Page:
The Mayo Clinic explains “Grief is a strong, sometimes, overwhelming emotion for people, regardless of whether their sadness stems from the loss of a loved one or from a terminal diagnosis they or someone they love have received.” Loss is a normal and unavoidable part of being human, and grief is an emotion that is caused by loss. There are many different plausible causes for grief-related problems, some of which could include: divorce, miscarriage, romantic breakup, moving, losing a job, and/ or death of a loved one. Experiencing grief after a loss is healthy and natural. According to the Diagnostic and Statistical Manual of Mental Disorders (DSM-5), there is mention of a specific disorder, known as persistent complex bereavement disorder, which is described as an individual who experiences intense symptoms of debilitating grief that does not dissipate in the months following the loss, and lasts beyond twelve months. Grief affects the human limbic system by disrupting certain brain chemicals (e.g., serotonin and dopamine). Dopamine is the neurotransmitter associated with one’s reward center and feelings of pleasure. Serotonin is known as one of the chemicals responsible for maintaining one’s mood balance. Drugs and alcohol affect many of the same brain chemicals. Hence, there is a clear link between addiction and grief.
Addiction, also known as substance use disorder, is listed in the Diagnostic and Statistical Manual of Mental Disorders, Fifth Edition (DSM-5) as a chronic, relapsing brain disorder. It is characterized by compulsively engaging in rewarding stimuli (e.g., drug seeking behaviors and use) despite harmful consequences. Habitually abusing drugs and/ or alcohol will affect the way one’s brain functions, as one’s body becomes increasingly accustomed to functioning with the presence of the substance in its system. It is not uncommon for an individual struggling with an addiction to experience relationship challenges, negative physiological effects, financial strain, run into legal complications, lack personal hygiene, and an inability to maintain steady employment. Addiction can wreak havoc in all areas of one’s life, as an individual struggling with addiction will prioritize satisfying her drug cravings above all else. There are several contributing factors that can increase one’s susceptibility for developing an addiction (e.g., environmental factors, genetics, the drug of choice, if she abuses other drugs simultaneously, her personal health history, the presence of any co morbid disorders, etc.). The reason behind why an individual develops an addiction remains unknown. When an individual is diagnosed with addiction and any mental health disorder, including persistent complex bereavement disorder, it is called a dual diagnosis.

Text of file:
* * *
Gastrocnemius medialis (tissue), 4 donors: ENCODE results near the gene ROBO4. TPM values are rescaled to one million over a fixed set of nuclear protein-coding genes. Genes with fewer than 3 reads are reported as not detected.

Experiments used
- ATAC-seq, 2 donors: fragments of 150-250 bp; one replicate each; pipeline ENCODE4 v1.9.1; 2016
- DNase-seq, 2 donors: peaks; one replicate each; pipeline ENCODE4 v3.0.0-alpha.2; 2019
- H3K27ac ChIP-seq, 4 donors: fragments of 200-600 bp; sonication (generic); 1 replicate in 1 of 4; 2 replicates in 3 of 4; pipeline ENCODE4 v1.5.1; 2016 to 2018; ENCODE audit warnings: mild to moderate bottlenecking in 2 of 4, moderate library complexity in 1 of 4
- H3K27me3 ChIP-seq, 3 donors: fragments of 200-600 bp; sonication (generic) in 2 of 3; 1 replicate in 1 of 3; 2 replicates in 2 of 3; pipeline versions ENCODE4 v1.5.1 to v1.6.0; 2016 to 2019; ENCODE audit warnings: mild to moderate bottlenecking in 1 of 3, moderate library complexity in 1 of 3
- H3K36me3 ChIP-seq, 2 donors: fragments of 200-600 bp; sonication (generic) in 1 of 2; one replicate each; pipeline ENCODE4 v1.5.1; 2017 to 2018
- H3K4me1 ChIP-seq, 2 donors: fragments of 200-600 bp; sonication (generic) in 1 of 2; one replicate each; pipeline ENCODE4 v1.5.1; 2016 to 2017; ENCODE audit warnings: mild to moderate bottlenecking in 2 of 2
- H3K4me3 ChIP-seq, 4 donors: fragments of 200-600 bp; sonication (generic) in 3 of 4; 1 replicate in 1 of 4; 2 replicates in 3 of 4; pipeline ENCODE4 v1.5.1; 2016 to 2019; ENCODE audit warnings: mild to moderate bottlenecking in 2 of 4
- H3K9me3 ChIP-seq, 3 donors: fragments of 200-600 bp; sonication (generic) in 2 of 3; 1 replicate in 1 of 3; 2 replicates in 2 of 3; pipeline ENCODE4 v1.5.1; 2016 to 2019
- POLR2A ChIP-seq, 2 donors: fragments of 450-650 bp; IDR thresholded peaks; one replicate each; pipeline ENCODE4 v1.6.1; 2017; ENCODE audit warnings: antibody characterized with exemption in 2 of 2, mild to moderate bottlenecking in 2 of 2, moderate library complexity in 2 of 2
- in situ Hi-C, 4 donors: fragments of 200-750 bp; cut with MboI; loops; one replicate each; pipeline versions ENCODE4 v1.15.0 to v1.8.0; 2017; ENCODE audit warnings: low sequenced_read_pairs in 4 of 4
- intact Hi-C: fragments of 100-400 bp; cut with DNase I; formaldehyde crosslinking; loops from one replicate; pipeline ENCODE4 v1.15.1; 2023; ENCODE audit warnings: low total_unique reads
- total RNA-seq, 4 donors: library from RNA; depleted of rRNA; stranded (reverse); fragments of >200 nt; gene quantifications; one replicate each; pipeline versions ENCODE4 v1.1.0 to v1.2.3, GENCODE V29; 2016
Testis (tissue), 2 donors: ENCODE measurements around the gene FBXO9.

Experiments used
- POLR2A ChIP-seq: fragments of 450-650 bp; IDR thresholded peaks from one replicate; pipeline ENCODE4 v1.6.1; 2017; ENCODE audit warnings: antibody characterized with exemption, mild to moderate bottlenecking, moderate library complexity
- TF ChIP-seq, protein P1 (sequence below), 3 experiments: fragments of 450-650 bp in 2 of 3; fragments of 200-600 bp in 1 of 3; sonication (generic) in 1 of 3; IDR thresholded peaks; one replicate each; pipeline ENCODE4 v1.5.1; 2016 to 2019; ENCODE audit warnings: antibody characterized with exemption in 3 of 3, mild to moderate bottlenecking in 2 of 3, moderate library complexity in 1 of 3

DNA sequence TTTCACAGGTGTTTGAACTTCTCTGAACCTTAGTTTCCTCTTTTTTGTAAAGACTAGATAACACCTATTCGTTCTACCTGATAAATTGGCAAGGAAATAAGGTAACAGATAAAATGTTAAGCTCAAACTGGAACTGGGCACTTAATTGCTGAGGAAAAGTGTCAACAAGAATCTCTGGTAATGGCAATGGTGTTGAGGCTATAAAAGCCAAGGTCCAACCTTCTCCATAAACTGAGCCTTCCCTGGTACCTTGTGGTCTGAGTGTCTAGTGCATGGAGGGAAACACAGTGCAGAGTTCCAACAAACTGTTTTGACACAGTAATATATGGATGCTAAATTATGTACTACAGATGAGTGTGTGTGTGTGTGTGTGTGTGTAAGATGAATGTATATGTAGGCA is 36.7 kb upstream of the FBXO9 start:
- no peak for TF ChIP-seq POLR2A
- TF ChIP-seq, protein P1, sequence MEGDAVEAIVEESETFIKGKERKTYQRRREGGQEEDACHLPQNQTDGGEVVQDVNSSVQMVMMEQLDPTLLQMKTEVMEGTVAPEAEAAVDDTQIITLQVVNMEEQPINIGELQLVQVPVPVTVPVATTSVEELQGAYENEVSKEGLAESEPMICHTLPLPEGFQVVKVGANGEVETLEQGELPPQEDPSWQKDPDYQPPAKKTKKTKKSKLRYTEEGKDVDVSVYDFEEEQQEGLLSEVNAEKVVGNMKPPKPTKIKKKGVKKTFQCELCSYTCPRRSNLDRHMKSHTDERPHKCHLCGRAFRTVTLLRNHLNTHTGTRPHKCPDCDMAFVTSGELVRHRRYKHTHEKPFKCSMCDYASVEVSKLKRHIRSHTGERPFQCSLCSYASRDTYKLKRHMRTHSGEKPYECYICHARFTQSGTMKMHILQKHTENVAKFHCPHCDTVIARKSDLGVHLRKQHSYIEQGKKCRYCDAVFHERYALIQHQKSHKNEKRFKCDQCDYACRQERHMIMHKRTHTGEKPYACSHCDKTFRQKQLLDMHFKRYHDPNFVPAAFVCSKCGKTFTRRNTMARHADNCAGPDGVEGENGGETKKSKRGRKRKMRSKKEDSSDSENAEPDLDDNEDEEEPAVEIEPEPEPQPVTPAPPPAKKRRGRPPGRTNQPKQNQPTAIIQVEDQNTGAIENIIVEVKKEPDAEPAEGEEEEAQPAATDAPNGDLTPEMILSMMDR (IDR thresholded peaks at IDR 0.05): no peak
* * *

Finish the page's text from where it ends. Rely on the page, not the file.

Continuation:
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Substance abuse and addiction can be incredibly dangerous and can result in severe short and long-term consequences. If you or someone you know is suffering from substance abuse or addiction, please get help as soon as possible. The earlier you seek support, the sooner you and your loved ones can return to leading happy, healthy, and fulfilling lives. There is no reason to go through this alone, and we are here to help. Please feel free to reach out to us for further information or with any questions regarding substance abuse or addiction. We are available anytime via telephone at: 213-389-9964, or you can always email us at: email@example.com.